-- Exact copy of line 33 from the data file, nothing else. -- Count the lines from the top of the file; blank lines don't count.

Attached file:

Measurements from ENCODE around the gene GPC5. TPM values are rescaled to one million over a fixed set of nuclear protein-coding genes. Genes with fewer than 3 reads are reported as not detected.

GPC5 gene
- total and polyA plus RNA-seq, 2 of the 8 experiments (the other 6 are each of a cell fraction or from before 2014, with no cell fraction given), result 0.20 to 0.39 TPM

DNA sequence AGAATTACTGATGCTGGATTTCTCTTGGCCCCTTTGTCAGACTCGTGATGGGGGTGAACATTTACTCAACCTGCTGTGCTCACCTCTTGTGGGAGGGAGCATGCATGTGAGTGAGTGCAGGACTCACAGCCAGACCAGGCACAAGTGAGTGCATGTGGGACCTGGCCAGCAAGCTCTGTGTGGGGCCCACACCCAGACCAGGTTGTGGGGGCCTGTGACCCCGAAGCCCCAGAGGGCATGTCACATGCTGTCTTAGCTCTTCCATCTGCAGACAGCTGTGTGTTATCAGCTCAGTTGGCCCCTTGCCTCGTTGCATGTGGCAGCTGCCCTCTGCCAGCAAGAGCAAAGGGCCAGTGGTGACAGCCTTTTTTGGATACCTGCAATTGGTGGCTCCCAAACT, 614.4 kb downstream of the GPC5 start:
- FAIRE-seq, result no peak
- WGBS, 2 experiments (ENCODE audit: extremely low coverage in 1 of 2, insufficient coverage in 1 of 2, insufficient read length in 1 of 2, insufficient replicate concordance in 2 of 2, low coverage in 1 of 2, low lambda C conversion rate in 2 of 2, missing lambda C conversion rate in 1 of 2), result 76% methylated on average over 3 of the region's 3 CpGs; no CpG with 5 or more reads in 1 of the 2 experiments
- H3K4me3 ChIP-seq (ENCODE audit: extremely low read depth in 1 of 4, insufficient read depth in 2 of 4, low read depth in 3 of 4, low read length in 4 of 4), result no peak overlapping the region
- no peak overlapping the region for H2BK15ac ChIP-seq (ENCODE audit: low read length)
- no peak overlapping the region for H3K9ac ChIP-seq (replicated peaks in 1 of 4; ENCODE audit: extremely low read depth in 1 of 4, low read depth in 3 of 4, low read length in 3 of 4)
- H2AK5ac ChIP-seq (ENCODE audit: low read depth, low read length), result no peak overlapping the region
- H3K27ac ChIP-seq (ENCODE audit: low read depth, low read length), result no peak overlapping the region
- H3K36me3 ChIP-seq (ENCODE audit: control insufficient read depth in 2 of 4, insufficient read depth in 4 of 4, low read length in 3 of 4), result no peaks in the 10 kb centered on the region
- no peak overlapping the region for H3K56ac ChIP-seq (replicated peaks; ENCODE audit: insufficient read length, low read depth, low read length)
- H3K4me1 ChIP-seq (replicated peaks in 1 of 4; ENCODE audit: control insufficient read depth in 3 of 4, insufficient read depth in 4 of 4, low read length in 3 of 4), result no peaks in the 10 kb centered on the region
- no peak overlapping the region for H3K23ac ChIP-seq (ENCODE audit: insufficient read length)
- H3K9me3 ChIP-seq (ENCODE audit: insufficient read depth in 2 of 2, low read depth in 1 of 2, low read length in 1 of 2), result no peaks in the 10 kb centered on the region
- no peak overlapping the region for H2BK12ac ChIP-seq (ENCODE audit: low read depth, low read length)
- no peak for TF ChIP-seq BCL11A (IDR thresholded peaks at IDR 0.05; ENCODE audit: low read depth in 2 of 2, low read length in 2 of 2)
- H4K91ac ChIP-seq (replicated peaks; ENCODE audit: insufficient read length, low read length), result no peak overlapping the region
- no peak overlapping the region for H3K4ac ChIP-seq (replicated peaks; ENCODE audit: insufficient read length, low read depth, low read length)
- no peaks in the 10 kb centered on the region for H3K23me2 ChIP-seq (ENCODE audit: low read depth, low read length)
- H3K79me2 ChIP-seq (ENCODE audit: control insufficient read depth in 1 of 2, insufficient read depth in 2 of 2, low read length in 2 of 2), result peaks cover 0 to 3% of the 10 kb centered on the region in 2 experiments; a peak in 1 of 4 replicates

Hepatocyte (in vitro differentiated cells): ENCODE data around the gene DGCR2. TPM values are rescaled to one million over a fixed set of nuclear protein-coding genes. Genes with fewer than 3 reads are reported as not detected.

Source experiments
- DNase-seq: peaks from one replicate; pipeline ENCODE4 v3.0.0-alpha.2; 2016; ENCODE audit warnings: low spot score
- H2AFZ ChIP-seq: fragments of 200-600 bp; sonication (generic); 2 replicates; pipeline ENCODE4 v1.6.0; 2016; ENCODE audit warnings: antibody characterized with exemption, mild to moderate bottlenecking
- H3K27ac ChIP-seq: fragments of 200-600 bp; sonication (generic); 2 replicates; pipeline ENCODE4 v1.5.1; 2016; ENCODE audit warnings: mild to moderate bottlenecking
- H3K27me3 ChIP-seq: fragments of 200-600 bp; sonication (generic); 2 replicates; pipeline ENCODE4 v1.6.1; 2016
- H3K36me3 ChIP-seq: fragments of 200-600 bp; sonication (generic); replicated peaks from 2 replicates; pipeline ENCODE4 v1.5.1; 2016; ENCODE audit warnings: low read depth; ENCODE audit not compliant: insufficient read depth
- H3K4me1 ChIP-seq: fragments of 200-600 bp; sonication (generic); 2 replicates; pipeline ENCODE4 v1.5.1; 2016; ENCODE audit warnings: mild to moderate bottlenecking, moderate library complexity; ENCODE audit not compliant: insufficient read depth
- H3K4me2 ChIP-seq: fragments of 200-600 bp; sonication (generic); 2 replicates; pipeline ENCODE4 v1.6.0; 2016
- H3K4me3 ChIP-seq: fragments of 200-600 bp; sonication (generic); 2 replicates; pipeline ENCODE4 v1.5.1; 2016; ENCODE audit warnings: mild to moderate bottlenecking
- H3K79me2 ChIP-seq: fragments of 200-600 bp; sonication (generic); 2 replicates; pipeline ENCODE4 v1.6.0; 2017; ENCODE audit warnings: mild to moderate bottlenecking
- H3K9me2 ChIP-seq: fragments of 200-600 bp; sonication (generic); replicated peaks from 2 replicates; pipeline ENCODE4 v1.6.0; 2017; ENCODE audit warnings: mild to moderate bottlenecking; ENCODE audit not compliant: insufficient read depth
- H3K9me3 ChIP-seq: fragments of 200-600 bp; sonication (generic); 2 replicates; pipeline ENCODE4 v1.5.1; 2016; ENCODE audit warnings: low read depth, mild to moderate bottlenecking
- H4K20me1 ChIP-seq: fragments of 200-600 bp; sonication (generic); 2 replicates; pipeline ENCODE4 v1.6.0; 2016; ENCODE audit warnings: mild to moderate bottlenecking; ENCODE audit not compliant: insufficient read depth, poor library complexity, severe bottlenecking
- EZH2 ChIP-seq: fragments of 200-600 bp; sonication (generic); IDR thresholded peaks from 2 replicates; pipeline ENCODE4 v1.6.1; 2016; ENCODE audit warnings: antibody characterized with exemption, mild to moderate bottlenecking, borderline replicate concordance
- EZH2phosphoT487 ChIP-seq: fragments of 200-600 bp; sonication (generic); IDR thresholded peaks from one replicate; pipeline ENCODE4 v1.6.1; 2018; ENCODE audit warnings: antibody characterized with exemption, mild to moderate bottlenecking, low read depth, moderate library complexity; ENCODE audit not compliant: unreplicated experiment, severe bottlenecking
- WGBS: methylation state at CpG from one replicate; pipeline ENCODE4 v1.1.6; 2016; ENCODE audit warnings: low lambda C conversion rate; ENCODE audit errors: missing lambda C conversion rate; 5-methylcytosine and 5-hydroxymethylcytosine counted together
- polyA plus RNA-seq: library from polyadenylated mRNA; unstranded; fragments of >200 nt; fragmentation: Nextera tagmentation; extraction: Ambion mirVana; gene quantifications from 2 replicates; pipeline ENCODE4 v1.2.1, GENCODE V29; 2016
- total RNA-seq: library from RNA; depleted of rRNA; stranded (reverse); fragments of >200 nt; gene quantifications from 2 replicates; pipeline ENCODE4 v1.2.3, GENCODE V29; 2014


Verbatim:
- H3K79me2 ChIP-seq: fragments of 200-600 bp; sonication (generic); 2 replicates; pipeline ENCODE4 v1.6.0; 2017; ENCODE audit warnings: mild to moderate bottlenecking